As I was unracking my chips, the dealer asked me, "Do you want to post in?" I wanted to give off the image of a fish eager to play—made easier because it was accurate—so I flipped in a $5 chip. A player in late position raised, I folded as did the rest of the limpers, and we moved on to the next hand.
Except the dealer moved the button past me. WTF?!?
Me: "Excuse me, I bought the button."
Dealer: "No, you just posted in."
Me: "No, I put out $5 to buy the button."
Dealer: "I asked you if you wanted to post in. You never said anything about buying the button. You could've bought the button, but you didn't put out $4."
Me: "I put out $5 to buy the button. Why on earth would I want to post in in the blinds without buying the button."
Dealer: "Some players just don't want to wait to play."
Although I was mildly annoyed, I let it go as it was a small issue in the grand scheme of things. Plus, there's really no benefit in continuing to argue over this type of issue when it's clear that not only wasn't I going to "win", there really wasn't any remedy for what was a simple misunderstanding. Eh, caveat emptor. Live and learn. Fool me once ...
Anyway, over the next four days, I witnessed over a dozen new players move into a spot to the left of the button under similar circumstances—in fact, considering many players leave the table when the big blind hits them, it is rather common for new players to move into that particular spot between the small blind and button. Every single time, the dealer asked if the player wanted to "post in"; not once did a dealer ask if the player wanted to "buy the button", even though buying the button is far more advantageous for the player.
I question why Bellagio, alone among the major Vegas poker rooms, feels the need to require players to post in to games. The only rationale for posting in is that a player should have to put some money into the game before being able to play, in order to prevent a player dealt in for "free" from hitting and running after winning a big hand before paying the blinds. But this rationale is incredibly weak. How often do players sit and play only a few hands, unless they get terribly unlucky? Also, even if an occasional player pulls a hit and run in the first orbit to avoid paying the blinds, they still have to put their chips at risk if they do play a hand. Finally, if the posting in rule is on the Bellagio's books because it is perceived as necessary for some reason for the high-stakes games regularly spread in the room, we're only talking one big blind per new player, hardly enough to affect the course of play regardless of the stakes of the game.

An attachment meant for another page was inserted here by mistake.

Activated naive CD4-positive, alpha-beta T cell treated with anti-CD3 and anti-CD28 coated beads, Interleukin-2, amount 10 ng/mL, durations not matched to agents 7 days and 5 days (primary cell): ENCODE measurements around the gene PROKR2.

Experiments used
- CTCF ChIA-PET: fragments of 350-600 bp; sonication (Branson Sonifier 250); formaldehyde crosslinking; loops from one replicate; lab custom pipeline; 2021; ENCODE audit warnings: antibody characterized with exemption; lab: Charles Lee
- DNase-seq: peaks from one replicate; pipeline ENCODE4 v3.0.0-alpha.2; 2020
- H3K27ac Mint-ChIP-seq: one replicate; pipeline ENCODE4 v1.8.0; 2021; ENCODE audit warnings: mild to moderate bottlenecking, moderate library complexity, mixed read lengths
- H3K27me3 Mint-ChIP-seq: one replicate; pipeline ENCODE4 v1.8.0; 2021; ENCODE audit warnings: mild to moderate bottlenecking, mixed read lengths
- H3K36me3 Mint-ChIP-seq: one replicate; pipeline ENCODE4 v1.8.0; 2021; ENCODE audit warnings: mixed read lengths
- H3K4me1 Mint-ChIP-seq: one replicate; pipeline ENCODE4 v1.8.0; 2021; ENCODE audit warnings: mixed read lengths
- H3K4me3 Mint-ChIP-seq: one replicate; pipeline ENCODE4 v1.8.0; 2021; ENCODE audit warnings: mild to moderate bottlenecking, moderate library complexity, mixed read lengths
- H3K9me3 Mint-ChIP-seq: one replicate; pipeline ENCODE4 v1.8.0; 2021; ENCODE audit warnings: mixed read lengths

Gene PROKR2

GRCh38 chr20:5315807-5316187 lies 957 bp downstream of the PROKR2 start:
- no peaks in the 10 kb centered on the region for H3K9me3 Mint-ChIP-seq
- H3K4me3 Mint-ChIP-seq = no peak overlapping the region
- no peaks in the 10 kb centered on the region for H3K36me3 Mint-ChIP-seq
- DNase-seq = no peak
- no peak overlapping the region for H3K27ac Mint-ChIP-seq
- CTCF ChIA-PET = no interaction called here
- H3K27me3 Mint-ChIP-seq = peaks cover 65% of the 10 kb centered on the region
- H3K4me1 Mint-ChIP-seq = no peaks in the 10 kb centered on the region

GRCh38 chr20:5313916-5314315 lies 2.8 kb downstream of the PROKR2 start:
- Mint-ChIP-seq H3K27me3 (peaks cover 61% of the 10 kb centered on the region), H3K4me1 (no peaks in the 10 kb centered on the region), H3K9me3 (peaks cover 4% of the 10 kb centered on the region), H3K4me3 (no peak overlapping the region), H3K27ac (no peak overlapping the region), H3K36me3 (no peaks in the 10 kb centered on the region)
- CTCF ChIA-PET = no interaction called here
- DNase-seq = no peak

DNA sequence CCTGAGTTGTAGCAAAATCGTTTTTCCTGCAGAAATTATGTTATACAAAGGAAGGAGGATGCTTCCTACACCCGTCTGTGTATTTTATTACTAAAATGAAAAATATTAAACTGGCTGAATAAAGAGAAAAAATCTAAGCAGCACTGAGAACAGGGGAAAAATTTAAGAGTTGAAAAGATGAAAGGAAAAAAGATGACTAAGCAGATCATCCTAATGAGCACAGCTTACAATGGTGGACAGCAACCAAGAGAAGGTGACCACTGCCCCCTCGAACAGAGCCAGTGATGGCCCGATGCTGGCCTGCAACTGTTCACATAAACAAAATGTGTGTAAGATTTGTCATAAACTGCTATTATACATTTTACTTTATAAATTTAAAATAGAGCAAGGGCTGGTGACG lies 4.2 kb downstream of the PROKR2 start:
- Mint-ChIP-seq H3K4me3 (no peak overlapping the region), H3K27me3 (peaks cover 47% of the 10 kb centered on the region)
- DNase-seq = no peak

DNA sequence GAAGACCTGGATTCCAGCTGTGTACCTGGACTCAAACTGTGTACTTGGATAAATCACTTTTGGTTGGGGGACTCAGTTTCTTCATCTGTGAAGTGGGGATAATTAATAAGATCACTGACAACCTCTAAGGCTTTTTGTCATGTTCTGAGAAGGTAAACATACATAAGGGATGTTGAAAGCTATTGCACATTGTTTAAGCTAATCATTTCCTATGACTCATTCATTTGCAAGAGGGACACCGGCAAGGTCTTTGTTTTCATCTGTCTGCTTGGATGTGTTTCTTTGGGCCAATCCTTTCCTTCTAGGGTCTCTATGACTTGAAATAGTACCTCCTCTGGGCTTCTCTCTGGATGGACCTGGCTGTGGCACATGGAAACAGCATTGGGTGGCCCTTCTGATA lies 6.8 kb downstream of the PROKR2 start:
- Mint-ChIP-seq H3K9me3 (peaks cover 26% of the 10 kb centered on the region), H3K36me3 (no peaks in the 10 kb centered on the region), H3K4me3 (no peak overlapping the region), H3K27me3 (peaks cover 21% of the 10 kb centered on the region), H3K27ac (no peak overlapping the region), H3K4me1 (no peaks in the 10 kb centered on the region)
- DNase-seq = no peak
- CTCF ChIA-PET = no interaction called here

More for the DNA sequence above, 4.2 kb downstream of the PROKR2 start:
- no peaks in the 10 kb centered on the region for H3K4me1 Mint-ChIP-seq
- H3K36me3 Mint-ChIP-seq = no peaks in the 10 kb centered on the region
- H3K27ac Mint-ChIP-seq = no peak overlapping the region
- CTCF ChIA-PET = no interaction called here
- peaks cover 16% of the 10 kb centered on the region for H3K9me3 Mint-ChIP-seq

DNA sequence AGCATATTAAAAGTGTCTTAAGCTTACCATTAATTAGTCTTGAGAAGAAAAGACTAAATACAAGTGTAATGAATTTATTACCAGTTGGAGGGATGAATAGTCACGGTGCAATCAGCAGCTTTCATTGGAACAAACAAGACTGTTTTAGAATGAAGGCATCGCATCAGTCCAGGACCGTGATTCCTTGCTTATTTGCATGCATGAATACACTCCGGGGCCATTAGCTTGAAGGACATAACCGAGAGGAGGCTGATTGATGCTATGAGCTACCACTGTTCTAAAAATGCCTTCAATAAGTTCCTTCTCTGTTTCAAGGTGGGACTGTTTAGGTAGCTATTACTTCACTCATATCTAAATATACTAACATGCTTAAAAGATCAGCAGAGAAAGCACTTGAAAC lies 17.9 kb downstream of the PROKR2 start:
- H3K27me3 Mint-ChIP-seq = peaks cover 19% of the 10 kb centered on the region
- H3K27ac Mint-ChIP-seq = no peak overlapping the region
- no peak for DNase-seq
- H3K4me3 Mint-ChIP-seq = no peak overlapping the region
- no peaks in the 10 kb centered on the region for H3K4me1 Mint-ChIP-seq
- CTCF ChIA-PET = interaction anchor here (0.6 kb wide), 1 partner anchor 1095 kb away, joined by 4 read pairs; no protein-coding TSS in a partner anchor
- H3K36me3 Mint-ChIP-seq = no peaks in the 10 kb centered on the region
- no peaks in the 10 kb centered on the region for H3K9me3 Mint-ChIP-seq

Nonetheless, if Bellagio is going to require players to post in, then why are Bellagio's dealers not offering new players in the blinds the additional option to buy the button? Buying the button is quite common in many poker rooms, while Bellagio is unique in my experience in permitting players to post in between the button and blinds. So, offering players the option to buy the button would prevent confusion. Further, buying the button is significantly more advantageous for players, so dealers should let players know that buying the button is also an available option, rather than asking only about posting in.
Look, the Bellagio's posting in rule ultimately doesn't have any significant impact on game play. It's more a quirky rule to be aware of, rather than a reason to avoid the room. Still, it's not the type of rule that is player-friendly, and the Bellagio still has some room to improve in that regard.
ADDENDUM (30 June 2013; 1:16 CT): I just stumbled on a recent 2+2 thread that repeated rumors that David Sklansky's table jumping habits led to the Bellagio posting rule. Sklansky and Mason Malmouth both jumped into the fray to declare the rumor bogus (see HERE, HERE, HERE, HERE, and HERE).